Handling Paranoia and Delusions in Alzheimer's Patients
From the National Institute on Aging
As Alzheimer’s disease progresses, the person with the disease may have hallucinations, delusions, or paranoia. During a hallucination, the person sees, hears, smells, tastes, or feels something that isn’t there. He or she also may have delusions—false beliefs that the person thinks are real.
Paranoia is a type of delusion in which a person may believe—without a good reason—that others are mean, lying, unfair, or “out to get me.” He or she may become suspicious, fearful, or jealous of people.
Hallucinations and Delusions
Here are some tips for coping with hallucinations and delusions:
• Tell the doctor or Alzheimer’s disease specialist about the hallucinations or delusions.
• Discuss with the doctor any illnesses the person with Alzheimer’s has and medicines he or she is taking. Sometimes an illness or medicine may cause hallucinations or delusions.
• Try not to argue with the person about what he or she sees or hears. Comfort the person if he or she is afraid.
• Distract the person. Sometimes moving to another room or going outside for a walk helps.
• Turn off the TV when violent or upsetting programs are on. Someone with Alzheimer’s may think these events are happening in the room.
• Make sure the person is safe and can’t reach anything that could be used to hurt anyone or him or herself.
In a person with Alzheimer’s disease, paranoia often is linked to memory loss. It can become worse as memory loss gets worse.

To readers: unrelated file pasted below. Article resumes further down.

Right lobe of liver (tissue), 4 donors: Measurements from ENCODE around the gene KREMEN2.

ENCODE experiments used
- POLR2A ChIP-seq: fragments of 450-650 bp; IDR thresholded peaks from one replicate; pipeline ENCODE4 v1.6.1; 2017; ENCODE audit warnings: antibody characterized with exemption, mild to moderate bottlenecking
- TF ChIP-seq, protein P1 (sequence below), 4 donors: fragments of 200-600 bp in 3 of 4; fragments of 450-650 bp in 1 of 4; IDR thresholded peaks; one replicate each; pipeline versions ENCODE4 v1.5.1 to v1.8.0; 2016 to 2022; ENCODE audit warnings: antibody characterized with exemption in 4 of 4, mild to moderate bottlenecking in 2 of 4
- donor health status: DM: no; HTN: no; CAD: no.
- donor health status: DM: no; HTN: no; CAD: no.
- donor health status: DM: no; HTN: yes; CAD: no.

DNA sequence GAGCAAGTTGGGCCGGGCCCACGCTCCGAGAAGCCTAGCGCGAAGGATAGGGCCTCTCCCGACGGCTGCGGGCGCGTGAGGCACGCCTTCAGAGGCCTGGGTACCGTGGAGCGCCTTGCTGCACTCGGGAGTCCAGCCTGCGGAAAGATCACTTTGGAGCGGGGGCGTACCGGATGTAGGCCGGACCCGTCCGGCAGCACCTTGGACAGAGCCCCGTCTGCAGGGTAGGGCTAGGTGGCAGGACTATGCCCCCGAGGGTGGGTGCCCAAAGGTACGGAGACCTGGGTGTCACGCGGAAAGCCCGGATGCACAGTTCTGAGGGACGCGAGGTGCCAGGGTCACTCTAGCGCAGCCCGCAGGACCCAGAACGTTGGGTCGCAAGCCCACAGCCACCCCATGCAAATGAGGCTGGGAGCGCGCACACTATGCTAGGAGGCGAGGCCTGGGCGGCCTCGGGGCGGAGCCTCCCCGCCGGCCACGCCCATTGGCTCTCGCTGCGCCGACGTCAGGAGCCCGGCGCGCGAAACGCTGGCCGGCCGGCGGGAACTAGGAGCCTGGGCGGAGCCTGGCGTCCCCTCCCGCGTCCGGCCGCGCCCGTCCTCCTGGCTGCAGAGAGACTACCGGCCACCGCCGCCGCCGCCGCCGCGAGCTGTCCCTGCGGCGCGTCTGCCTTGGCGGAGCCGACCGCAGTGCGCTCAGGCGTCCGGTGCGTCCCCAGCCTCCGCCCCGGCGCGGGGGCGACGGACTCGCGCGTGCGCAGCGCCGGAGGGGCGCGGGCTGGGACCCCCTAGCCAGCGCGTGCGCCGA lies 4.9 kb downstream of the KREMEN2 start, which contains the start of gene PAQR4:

For example, the person may become paranoid if he or she forgets:
• Where he or she put something. The person may believe that someone is taking his or her things.
• That you are the person’s caregiver. Someone with Alzheimer’s might not trust you if he or she thinks you are a stranger.
• People to whom the person has been introduced. He or she may believe that strangers will be harmful.
• Directions you just gave. The person may think you are trying to trick him or her.
Paranoia may be the person’s way of expressing loss. The person may blame or accuse others because no other explanation seems to make sense.
Here are some tips for coping with paranoia:
• Try not to react if the person blames you for something.
• Don’t argue with the person.
• Let the person know that he or she is safe.
• Use gentle touching or hugging to show you care.
• Explain to others that the person is acting this way because he or she has Alzheimer’s disease.
• Search for things to distract the person, then talk about what you found. For example, talk about a photograph or keepsake.
Also, keep in mind that someone with Alzheimer’s disease may have a good reason for acting a certain way. He or she may not be paranoid. There are people who take advantage of weak and elderly people. Find out if someone is trying to abuse or steal from the person with Alzheimer’s.
Reprinted with permission from the National Institute on Aging. For more information from the NIA about Alzheimer’s, visit http://www.nia.nih.gov/alzheimers.